This is a blog inspired by the acquisition of a new puppy (Simon, a Dobermann, born 15/11/2010). However, since even I don't really believe the emotional life of a puppy can sustain a blog indefinitely, I'm combining such reflections as Simon's progress gives rise to with my other indulgence, books. So this will be about books and dogs, in particular books about dogs, and dogs in books. There'll also be plenty of photos of Simon.

Sunday, February 13, 2011

We All Lose Our Charms in the End

A good friend, a mature and sensible woman, writes to me that she is 'aghast' to see that Simon has lost his puppy cuteness and has become a long-legged teenager. 'Stop feeding him!' she entreats.

Well, yes, I can see that those legs have rather got ahead of the rest of the body. And already, when Simon goes to the park, he's getting fewer cuddles and coos. It would seem, according to Hal Herzog's invaluable Some We Love, Some We Hate, Some We Eat, that this is normal -- sad, but normal. Someone with more research grants than they could sensibly spend did a test:
University of California  at Santa Barbara researchers were interested in changes in the attractiveness of a golden retriever puppy named Goldie as she matured. Over a five-month period, they took Goldie to a highly traveled spot on campus where she would sit for an hour with her 'owner' (actually an assistant in the study), while the researchers tallied the number of passersby who came over to pet or play with her. Goldie's ability to seduce strangers decreased precipitously  as she transitioned from puppy to adult. Her drop in popularity was especially steep among women. When Goldie was at her cutest, women were twice as likely as men to chat her up. But by the end of the study, the number of women who stopped to stroke her head and say hi had dropped 95%, and the sex difference had completely disappeared.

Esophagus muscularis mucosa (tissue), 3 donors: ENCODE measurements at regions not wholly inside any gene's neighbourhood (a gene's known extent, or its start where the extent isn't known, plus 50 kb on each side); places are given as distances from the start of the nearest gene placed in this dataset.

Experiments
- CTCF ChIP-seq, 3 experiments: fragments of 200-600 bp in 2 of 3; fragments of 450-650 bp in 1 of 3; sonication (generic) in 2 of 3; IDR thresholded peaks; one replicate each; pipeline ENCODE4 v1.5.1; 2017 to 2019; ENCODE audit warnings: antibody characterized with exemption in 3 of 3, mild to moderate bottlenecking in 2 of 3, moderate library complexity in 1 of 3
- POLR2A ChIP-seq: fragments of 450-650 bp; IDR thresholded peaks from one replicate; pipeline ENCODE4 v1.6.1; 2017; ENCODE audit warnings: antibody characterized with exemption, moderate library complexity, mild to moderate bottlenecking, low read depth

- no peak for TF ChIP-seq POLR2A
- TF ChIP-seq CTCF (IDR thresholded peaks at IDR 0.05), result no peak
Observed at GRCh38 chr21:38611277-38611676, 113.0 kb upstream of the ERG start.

Alas, poor Goldie. And alas anybody (over, say twenty-four) who makes a habit of seducing strangers. Of course, the study only proved what we know, which is  that, well, in the words of the song, we all lose our charms in the end. Also, in the words of another song, la donna e mobile.
There's a poem by Robert Frost that is (tangentially) related to the topic. It's called
The Span of Life
The old dog barks backward without getting up.
I can remember when he was a pup.
Of course, as always with Frost, it's the human perspective that interests him: the poem is not really about the dog's span of life, but about the speaker's -- or rather, it's about the interaction between the two spans. I can remember what the dog can't because I have a longer span -- but that doesn't mean that my span is unlimited. There's a theory that all sorrow is in effect a mourning for our own death, that we find tragedies sad because we see in them an image of all mortality, which is to say our own. It's beautifully expressed by G.M Hopkins in his poem
Spring and Fall
(To a young child) 
Margaret, are you grieving
Over Goldengrove unleaving?
Leaves, like the things of man, you
With your fresh thoughts care for, can you?
Ah! As the heart grows older
It will come to such sights colder
By and by, nor spare a sigh,
Though worlds of wanwood leafmeal lie;
And yet you will weep and know why.
Now no matter child, the name:
Sorrow's springs are the same.
Nor mouth had no nor mind expressed
What heart heard of, ghost guessed:
It is the blight man was born for,
It is Margaret you mourn for.
Well, poor Margaret, having that lot dumped on her.  And poor readers of this blog, ending up with the gloomy topics again. The photographs will  have to make up for the verbal content. Here's Simon with Thomas (his junior by all of five days), a Belgian Shepherd who came to call. It's what Sylvia Plath called, admittedly thinking of a human baby, 'A common-sense/ Thumbs-down on the dodo's mode' ( a thumbs-down this blog is sorely in need of):

 And no, you needn't remind me of what happened to Sylvia Plath.


  1. I used to know Margaret by heart in my late teens. Two days ago - and 40 years on - as I mused on the various erosions of those 40 years - I tried to recite it. Got to 'Nor mouth had.../...ghost guessed' and got stuck. Just couldn't get the lines, so jumped to the last two lines; so unbearably memorable.
    However, what I'd like is an explication of Plath's line. I think I get it - something like 'Common sense tells you creatures quite that cute (S and T), by the response they elicit, will guarantee their own perpetuation, i.e. will not become extinct like the dodo.' Is that it?

  2. It would be convenient if it meant that, because it would link nicely with the idea I've mooted before, that cuteness has survival value. But I don't think that's what it does mean. The line is from a poem called 'Metaphors', in which Plath plays around with metaphors for pregnancy and then, here, for the unborn baby. So I think she simply means that the unborn baby is in itself a self-evident stay against extinction.

  3. Correction: the poem is not 'Metaphors', but 'You're'. The rest stays the same, though.